“Sacklers became billionaires due to a national tragedy,” Ms. Hayley said in a statement. “They should not be allowed to pay a fraction of their investment returns over the next nine years and move away from the wealthier they are today.”

The Attorney General for the opposing states stated that although the plan was an improvement on earlier proposals, they found it disappointing for several reasons. Among those, he said, “the company’s need to revise the plan to establish a quick and orderly wind-down that does not make it overly entangled with states and other creditors.”

Two branches of the Sackler family, The successors of the two brothers who founded the company said, “Today is an important step towards providing assistance to those who suffer from drug addiction, and we hope that this proposed proposal is the beginning of a far-reaching effort to provide assistance.” Will indicate where it is necessary. “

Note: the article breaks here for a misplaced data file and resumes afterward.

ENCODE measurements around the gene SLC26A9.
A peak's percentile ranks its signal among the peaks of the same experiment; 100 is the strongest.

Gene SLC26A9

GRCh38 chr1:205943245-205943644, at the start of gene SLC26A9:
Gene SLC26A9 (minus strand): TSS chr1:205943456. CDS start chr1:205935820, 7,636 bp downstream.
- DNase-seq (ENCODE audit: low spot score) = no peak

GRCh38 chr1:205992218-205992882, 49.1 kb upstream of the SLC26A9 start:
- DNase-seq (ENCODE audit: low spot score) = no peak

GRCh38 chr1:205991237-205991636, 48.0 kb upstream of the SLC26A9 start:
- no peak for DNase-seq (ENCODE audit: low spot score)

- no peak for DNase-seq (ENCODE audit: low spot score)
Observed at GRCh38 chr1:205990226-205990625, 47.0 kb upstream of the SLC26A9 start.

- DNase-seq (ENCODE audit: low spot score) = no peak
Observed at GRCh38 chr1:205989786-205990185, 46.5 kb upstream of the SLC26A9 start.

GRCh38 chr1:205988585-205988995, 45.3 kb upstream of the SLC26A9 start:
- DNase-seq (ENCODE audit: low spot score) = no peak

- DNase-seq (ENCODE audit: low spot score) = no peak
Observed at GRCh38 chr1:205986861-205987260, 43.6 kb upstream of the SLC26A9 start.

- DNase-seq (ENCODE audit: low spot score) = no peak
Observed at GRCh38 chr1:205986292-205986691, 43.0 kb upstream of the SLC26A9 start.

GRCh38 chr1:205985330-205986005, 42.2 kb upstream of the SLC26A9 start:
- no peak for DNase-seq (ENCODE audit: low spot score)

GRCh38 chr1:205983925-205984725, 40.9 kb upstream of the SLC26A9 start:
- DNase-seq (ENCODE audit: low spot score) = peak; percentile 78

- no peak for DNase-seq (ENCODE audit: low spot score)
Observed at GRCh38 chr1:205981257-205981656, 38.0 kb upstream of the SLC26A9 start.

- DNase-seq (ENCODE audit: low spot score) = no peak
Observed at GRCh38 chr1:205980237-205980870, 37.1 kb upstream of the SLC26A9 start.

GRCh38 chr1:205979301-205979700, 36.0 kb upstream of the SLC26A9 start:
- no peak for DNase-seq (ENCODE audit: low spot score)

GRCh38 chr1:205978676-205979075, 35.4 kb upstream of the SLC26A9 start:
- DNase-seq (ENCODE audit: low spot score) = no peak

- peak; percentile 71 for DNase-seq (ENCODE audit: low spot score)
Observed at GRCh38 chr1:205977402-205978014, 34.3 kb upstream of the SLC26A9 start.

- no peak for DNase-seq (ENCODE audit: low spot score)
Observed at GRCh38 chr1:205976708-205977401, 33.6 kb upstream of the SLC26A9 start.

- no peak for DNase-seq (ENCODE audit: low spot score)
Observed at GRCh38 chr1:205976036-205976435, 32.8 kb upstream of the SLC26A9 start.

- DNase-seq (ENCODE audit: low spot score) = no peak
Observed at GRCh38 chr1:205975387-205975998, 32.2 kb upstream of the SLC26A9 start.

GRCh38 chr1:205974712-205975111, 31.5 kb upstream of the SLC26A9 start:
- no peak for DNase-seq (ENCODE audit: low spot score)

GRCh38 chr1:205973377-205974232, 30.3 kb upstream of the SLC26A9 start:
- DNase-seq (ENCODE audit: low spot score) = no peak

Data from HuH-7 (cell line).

The eldest brother before the commencement of OxyCopt, Drs. Arthur Sackler had sold his shares and his relatives were not part of the litigation.

A forensic audit of Sacklers’ finances, commissioned by Purdue in order for the bankruptcy investigation, determined that between 2008 and 2017, the family earned more than $ 10 billion from the company. Lawyers for the family said the entire amount is not liquid: more than half went towards investing and investing in businesses that would be sold as part of the bankruptcy agreement.

Although other blocks from states and creditors have objected to the plan’s elements for 18 months, several factors favor the possibility of approval: a period of litigation, excessive costs to all parties, the urgency of a worsening opioid crisis. And the overall lack of public health resources by the epidemic.

The new company will continue the sale of Oxycopt, a painkiller that is still approved by the Federal Drug Administration under limited circumstances. But it will diversify its products to include a generic and a drug to treat ADHD, Set aside as well Addiction to new drugs to reverse overdoses and treatments that are delivered on a non-profit basis as a public health initiative.